M15: A Drafter’s Perspective on Blue, White, and Green

Frank takes a preliminary look at the commons and uncommons of Magic 2015, figuring out what the key themes are going to be across each color and they are going to build towards something greater than the sum of the individual cards.

Last weekend marked one of the saddest and happiest times of the year for any Limited magician. On the one hand, Grand Prix DC served as an awesome going-away party for Theros Limited. We all got one last chance to play some sweet Heroic creatures and Bestow onto them to our hearts’ content. But, alas, all good things must come to an end. Instead of dwelling on the sad part, let’s focus on the happy!

Theros may be on its way out the door, but Magic 2015 is coming in hot right behind it. Ever since M10, Wizards has done a great job of making sure that Core Sets are fun and enjoyable Limited formats that have their own themes and intricacies. Sure, on a whole the cards a little bit simpler, but that’s just part of what makes Core Sets great. When the cards are simple, it really gives the good drafters/technical players a chance to shine and best their opponents by eking out every last percentage point. It’s true that Core Sets have their bombs, but most of them are of the Shivan Dragon variety and can easily be beaten by a card like Pacifism.

The important part we need to figure out is this: how do we approach this new format? Even though it is a Core Set, every format has its tricks and sleeper cards that don’t seem good at first. I know that during the first handful of triple-Theros drafts I did people actively mocked the five Ordeals as being unplayable, and look how that turned out. The best place for us to start is by looking at what each color brings to the table and some of the key cards available in each.


Unsurprisingly enough, the first thing I notice when I look at Blue is a lot of powerful fliers. Most of all, it’s good to see Welkin Tern along for the ride.

Just like Vaporkin in Theros, sometimes a turn-two two-power flier can be worth 10+ points of damage. I suspect a lot of blue-based decks will begin by aggressively drafting Welkin Terns and going for a fliers plan. It’s a shame the supporting cast is a little weaker than it has been in the past. Although Nimbus of the Isles may be easier to cast, you’re not getting as much bang for your buck as you would out of Air Elemental or Messenger Drake. At least we will have Illusory Angel to work with. It should be pretty easy to play it in conjunction with a two-mana spell and get at least an Air Elemental’s worth of value.

So far blue seems to be in an interesting spot when it comes to interaction. In terms of hard removal, we’ve got Turn to Frog and Encrust. Although they both require jumping through a few hoops, it’s always nice to have access to a couple of cards that can actually deal with an opposing threat, especially in a color that often goes without such an effect.

On the other hand, blue is filled with some serious tempo cards. Chronostutter, Peel from Reality, Void Snare, Frost Lynx, and Into the Void all provide ways to temporarily throw your opponent’s creatures off kilter. I have to admit, it’s pretty disappointing to see Unsummon get subbed out for Void Snare. Being able to bounce nonland permanents in exchange for being a sorcery is not a trade I was looking to make. As a result, I don’t expect Void Snare to see as much play as its predecessor, unless of course you are looking to power out a turn-four Illusory Angel.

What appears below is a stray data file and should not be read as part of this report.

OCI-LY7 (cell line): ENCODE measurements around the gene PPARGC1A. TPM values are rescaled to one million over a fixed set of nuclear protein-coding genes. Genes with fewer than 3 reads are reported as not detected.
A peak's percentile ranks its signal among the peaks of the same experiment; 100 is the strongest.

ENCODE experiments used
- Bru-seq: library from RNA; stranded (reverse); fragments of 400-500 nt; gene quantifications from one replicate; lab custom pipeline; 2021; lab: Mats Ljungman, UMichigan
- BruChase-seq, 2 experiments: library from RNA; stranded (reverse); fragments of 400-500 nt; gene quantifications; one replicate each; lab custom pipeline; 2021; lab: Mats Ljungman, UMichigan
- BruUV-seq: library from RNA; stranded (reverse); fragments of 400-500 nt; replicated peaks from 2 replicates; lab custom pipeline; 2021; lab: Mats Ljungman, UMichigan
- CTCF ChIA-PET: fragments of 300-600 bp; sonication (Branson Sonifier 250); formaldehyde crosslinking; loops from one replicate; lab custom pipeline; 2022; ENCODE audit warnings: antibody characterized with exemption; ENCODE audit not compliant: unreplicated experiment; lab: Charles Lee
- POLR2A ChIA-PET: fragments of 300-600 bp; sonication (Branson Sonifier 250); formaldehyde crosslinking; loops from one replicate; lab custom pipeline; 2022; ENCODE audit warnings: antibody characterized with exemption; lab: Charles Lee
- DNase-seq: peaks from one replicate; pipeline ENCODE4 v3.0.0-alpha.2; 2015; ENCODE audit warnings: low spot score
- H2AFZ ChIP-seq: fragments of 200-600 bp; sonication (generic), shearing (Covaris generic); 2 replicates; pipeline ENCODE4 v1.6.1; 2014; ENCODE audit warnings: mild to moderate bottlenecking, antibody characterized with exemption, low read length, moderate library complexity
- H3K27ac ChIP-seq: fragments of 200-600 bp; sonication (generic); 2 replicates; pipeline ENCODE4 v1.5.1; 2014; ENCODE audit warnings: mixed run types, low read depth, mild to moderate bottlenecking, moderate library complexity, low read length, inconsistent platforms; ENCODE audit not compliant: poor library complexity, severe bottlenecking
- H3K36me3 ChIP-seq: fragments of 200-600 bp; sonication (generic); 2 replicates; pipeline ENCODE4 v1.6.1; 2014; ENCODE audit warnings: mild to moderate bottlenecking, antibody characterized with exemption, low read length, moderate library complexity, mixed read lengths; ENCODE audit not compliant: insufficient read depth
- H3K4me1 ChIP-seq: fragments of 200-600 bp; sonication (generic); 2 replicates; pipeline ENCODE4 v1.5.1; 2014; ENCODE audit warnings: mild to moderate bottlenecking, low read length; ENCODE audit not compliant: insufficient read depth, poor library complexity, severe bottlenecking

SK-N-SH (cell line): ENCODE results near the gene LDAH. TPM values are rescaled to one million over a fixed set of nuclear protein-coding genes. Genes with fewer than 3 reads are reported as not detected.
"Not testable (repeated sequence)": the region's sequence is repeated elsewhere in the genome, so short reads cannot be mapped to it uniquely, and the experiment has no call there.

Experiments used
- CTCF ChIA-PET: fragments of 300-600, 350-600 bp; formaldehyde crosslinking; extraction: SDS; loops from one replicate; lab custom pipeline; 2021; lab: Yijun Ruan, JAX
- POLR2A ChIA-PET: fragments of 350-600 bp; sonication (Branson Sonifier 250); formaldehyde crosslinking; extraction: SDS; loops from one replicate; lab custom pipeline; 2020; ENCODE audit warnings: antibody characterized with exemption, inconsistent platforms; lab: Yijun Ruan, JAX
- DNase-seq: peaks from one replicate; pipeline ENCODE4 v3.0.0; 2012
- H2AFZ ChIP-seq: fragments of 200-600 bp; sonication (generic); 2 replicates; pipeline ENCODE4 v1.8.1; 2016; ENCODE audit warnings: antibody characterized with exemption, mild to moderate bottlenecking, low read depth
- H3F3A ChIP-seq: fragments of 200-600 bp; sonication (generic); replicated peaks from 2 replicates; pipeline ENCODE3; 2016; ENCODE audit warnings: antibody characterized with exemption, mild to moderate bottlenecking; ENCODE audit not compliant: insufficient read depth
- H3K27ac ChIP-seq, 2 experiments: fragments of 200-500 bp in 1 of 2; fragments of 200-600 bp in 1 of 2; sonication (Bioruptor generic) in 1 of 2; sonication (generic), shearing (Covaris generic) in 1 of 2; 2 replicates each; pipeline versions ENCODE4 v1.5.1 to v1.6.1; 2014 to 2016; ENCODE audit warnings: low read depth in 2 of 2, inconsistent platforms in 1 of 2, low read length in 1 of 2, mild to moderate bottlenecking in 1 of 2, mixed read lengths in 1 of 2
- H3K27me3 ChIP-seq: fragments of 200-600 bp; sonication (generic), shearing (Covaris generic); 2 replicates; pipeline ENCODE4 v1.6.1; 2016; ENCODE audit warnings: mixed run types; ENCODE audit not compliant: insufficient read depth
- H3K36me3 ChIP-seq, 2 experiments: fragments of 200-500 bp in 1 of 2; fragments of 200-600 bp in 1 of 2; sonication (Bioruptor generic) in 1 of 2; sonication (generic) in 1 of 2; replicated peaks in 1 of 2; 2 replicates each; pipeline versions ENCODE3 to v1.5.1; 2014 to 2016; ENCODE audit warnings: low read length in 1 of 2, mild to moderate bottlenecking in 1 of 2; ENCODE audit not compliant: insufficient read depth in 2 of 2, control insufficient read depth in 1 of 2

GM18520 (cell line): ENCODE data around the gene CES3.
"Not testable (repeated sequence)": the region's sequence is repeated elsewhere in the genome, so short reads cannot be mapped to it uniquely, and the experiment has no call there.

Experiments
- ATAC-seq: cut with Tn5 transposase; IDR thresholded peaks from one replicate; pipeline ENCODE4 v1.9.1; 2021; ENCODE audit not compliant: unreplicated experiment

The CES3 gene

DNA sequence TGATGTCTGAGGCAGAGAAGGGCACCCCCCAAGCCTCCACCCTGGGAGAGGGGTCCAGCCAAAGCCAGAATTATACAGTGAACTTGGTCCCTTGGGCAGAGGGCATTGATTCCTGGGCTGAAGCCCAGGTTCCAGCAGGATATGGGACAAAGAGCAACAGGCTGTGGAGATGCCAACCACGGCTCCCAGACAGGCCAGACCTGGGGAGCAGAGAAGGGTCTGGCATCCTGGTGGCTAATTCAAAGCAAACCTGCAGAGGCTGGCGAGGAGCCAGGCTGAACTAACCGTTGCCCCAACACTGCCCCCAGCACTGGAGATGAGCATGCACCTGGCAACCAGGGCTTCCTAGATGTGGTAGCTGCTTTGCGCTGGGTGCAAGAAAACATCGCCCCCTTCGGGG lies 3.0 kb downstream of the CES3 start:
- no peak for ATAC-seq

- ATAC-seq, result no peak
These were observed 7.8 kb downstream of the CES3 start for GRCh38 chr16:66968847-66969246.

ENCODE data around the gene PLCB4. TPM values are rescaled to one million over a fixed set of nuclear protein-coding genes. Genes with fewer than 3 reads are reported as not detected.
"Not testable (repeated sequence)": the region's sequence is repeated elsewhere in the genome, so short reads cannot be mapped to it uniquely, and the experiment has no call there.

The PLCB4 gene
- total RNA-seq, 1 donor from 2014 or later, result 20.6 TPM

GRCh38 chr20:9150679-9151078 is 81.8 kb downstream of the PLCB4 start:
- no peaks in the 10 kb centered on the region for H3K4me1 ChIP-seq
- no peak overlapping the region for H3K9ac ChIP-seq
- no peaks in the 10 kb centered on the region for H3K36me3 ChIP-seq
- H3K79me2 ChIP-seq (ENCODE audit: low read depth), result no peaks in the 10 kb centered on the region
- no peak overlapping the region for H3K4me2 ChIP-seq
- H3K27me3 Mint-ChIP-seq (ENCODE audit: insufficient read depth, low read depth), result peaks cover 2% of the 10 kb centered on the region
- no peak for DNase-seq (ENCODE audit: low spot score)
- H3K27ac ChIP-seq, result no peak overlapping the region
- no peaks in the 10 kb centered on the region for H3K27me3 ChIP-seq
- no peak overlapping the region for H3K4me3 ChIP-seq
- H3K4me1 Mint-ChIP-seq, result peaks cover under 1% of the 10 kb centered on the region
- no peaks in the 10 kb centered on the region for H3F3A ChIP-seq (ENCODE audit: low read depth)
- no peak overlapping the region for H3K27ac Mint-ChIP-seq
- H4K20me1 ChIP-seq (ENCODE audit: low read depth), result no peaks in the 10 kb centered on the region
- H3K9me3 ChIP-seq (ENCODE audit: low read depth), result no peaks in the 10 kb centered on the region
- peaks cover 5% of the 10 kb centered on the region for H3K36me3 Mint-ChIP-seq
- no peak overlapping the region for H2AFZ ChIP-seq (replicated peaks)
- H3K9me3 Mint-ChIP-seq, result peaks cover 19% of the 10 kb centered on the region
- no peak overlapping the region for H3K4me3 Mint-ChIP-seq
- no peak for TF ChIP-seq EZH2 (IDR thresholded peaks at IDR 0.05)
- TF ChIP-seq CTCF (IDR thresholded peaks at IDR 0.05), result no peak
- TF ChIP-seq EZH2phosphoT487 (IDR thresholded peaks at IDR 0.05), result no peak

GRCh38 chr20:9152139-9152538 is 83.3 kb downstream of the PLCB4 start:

The blue commons and uncommons have the added benefit of working really, really well with each other – they can massively multiply the amount of bouncing going on because your Peel returns your Quickling which can again return your Frost Lynx as a mid-combat trick after you’ve gotten your block on.. Welcome to the Circus of Value! On its own, I would already expect big things from Frost Lynx. Creatures with strong enter-the-battlefield triggers will always have a home in Limited, and this one is no different. Add in a couple of sweet synergy pieces like Peel from Reality and Quickling and suddenly you’re looking at a cat you’re going to want to gun for early. It hasn’t been that long since Kor Hookmaster and Kor Skyfisher were running wild over in Zendikar, and with these in your deck you may just be able to trigger Frost Lynx over and over and over…

Most powerful of all, we’ve got Into the Void. Bouncing one creature at sorcery speed might not be appealing, but bouncing two sure is. All you need to do is think of how great Sea God’s Revenge was, and you’ll know why I’m excited for this Avacyn Restored reprint. Not to mention, unlike Sea God’s Revenge, you can even target your own creatures with Into the Void to free them from the likes of Encrust or simply rebuy an enters-the-battlefield trigger. Into the Void offers the perfect mix of power, versatility, and efficiency to make it an incredible first pick.

If tempo and fliers aren’t your thing, it looks like blue is going to have a controlling side to it in M15 as well. With Jace’s Ingenuity as a powerful draw spell as well as Cancel and Negate for counters, beating down won’t be the only option if you want to play Islands. From what it looks like so far, the aggressive/tempo side of blue has more support, but that just means you’ll have to look to another color to help supply some power.